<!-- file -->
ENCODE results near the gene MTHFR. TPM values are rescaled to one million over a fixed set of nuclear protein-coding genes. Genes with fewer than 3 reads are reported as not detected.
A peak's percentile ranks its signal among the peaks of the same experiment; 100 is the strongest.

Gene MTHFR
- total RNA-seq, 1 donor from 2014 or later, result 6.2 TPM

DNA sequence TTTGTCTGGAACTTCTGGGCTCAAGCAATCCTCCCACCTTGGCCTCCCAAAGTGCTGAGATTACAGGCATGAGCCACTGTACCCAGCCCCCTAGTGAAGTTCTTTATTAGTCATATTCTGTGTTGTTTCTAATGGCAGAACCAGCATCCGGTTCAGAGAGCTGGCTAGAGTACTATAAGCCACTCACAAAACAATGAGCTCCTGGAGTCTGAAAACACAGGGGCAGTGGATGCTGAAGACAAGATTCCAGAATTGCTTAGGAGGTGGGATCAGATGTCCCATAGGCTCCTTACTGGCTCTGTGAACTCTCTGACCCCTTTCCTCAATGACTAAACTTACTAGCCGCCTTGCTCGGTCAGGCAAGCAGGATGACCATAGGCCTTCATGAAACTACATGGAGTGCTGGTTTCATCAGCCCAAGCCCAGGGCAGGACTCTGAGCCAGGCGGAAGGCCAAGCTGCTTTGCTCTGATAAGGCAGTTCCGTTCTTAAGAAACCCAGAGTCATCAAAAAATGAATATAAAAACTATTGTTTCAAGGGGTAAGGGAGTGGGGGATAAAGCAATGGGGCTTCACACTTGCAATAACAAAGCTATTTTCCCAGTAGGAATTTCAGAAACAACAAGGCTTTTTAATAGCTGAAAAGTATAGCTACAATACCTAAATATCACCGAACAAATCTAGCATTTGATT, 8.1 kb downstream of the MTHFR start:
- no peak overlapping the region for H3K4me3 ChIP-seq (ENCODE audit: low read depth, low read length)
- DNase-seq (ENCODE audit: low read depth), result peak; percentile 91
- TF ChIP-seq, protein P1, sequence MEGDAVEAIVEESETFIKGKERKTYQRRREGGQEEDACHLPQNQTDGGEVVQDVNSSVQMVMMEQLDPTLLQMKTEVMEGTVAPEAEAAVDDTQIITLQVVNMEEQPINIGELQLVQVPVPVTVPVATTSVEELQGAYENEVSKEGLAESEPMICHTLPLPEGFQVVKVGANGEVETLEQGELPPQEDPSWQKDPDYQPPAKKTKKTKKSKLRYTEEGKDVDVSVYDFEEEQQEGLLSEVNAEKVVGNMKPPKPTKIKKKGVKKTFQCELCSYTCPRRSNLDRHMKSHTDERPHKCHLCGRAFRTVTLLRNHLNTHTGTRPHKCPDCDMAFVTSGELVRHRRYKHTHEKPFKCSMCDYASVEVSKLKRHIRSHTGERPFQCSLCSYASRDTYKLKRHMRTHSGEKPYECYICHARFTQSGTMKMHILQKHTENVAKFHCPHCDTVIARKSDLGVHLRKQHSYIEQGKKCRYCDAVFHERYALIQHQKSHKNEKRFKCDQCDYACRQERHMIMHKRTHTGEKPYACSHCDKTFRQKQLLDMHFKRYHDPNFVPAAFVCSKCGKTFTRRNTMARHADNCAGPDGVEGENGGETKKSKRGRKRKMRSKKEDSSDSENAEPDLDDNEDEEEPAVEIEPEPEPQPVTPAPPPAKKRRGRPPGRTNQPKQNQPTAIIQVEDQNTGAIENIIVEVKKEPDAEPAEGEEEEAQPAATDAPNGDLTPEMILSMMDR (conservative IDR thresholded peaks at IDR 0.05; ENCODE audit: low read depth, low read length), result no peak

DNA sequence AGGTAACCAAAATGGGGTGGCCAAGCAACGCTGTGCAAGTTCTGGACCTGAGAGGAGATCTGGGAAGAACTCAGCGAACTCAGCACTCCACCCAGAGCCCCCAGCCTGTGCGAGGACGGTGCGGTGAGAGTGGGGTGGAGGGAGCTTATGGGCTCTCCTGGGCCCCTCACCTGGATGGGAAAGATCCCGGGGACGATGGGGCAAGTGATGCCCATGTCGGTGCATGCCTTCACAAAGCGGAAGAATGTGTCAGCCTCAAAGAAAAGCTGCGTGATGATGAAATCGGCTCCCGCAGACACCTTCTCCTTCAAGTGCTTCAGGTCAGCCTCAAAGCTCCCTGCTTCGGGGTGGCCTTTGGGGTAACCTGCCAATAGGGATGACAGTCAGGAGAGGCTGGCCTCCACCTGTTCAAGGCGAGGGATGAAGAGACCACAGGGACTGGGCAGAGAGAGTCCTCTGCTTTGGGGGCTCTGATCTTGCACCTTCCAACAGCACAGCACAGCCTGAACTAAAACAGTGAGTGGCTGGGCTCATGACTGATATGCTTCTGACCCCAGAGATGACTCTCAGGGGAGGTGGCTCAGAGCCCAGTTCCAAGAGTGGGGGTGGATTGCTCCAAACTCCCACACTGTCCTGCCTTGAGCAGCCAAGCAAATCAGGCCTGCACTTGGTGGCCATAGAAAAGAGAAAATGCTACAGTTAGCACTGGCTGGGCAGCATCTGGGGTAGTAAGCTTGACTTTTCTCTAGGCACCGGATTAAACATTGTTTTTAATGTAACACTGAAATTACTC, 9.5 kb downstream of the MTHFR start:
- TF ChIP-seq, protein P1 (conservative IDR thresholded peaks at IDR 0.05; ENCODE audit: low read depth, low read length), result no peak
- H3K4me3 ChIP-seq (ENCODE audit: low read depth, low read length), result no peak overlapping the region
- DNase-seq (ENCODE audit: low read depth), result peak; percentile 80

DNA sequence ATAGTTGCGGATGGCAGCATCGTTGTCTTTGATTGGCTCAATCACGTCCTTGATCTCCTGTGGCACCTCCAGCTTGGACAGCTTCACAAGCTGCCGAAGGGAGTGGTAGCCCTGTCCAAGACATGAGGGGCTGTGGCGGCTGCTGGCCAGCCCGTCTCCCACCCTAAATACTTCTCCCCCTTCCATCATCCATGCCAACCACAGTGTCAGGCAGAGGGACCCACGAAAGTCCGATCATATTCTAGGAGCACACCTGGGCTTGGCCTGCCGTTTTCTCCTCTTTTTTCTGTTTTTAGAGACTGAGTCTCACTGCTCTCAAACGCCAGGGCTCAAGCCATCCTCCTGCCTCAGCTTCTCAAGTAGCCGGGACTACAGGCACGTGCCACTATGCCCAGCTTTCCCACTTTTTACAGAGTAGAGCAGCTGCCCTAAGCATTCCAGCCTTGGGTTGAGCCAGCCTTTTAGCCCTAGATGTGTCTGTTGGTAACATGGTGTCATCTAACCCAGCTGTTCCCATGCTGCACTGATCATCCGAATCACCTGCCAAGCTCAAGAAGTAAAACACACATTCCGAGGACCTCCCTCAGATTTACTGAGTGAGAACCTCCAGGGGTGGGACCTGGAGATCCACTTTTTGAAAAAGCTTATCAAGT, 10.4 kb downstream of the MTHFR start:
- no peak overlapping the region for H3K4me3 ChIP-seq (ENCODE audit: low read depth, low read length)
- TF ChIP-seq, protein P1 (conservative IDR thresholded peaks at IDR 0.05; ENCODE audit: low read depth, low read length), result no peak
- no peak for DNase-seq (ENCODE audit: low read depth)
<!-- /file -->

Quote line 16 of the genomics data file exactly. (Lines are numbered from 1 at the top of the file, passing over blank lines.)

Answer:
- no peak for DNase-seq (ENCODE audit: low read depth)